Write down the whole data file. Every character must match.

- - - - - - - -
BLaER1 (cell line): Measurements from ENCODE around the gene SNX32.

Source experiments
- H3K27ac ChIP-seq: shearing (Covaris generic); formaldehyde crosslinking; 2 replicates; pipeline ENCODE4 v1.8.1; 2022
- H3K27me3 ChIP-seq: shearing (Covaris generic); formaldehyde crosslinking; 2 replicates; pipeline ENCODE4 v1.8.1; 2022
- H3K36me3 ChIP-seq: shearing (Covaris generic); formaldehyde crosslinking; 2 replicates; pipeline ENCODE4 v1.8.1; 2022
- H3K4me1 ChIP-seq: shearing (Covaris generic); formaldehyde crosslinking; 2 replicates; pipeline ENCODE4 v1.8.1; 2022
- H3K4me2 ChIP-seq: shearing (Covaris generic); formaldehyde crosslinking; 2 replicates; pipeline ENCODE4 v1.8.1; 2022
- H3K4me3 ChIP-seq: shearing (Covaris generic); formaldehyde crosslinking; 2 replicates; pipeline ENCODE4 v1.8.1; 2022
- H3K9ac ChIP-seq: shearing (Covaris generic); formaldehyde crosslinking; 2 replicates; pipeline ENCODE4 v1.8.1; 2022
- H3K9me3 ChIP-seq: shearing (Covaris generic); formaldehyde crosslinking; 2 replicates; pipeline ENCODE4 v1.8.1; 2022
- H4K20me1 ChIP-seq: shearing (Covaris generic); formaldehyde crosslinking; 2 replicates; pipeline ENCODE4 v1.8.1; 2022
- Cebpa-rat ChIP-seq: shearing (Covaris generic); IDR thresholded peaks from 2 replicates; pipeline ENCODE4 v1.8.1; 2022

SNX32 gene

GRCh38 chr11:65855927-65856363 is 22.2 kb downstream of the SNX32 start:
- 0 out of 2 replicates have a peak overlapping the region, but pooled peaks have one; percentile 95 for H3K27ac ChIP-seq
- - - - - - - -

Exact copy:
BLaER1 (cell line): Measurements from ENCODE around the gene SNX32.

Source experiments
- H3K27ac ChIP-seq: shearing (Covaris generic); formaldehyde crosslinking; 2 replicates; pipeline ENCODE4 v1.8.1; 2022
- H3K27me3 ChIP-seq: shearing (Covaris generic); formaldehyde crosslinking; 2 replicates; pipeline ENCODE4 v1.8.1; 2022
- H3K36me3 ChIP-seq: shearing (Covaris generic); formaldehyde crosslinking; 2 replicates; pipeline ENCODE4 v1.8.1; 2022
- H3K4me1 ChIP-seq: shearing (Covaris generic); formaldehyde crosslinking; 2 replicates; pipeline ENCODE4 v1.8.1; 2022
- H3K4me2 ChIP-seq: shearing (Covaris generic); formaldehyde crosslinking; 2 replicates; pipeline ENCODE4 v1.8.1; 2022
- H3K4me3 ChIP-seq: shearing (Covaris generic); formaldehyde crosslinking; 2 replicates; pipeline ENCODE4 v1.8.1; 2022
- H3K9ac ChIP-seq: shearing (Covaris generic); formaldehyde crosslinking; 2 replicates; pipeline ENCODE4 v1.8.1; 2022
- H3K9me3 ChIP-seq: shearing (Covaris generic); formaldehyde crosslinking; 2 replicates; pipeline ENCODE4 v1.8.1; 2022
- H4K20me1 ChIP-seq: shearing (Covaris generic); formaldehyde crosslinking; 2 replicates; pipeline ENCODE4 v1.8.1; 2022
- Cebpa-rat ChIP-seq: shearing (Covaris generic); IDR thresholded peaks from 2 replicates; pipeline ENCODE4 v1.8.1; 2022

SNX32 gene

GRCh38 chr11:65855927-65856363 is 22.2 kb downstream of the SNX32 start:
- 0 out of 2 replicates have a peak overlapping the region, but pooled peaks have one; percentile 95 for H3K27ac ChIP-seq